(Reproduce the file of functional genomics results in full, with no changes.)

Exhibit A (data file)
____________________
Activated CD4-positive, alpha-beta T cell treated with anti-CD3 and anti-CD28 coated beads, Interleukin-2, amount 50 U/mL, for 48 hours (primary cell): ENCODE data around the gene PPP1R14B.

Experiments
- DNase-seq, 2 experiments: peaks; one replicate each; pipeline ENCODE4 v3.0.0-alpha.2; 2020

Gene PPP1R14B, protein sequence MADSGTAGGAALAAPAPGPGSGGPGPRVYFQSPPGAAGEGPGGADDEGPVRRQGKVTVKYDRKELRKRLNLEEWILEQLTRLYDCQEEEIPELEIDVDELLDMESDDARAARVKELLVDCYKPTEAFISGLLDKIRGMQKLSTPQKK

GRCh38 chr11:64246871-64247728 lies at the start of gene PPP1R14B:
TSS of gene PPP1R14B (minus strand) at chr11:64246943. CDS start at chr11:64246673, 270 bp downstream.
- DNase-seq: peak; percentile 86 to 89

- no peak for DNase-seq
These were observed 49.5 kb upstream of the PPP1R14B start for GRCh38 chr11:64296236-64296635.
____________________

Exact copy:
Activated CD4-positive, alpha-beta T cell treated with anti-CD3 and anti-CD28 coated beads, Interleukin-2, amount 50 U/mL, for 48 hours (primary cell): ENCODE data around the gene PPP1R14B.

Experiments
- DNase-seq, 2 experiments: peaks; one replicate each; pipeline ENCODE4 v3.0.0-alpha.2; 2020

Gene PPP1R14B, protein sequence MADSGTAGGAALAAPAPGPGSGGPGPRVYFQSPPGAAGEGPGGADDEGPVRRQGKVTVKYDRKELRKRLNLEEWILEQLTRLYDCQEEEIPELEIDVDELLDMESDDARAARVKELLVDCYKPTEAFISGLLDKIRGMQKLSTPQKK

GRCh38 chr11:64246871-64247728 lies at the start of gene PPP1R14B:
TSS of gene PPP1R14B (minus strand) at chr11:64246943. CDS start at chr11:64246673, 270 bp downstream.
- DNase-seq: peak; percentile 86 to 89

- no peak for DNase-seq
These were observed 49.5 kb upstream of the PPP1R14B start for GRCh38 chr11:64296236-64296635.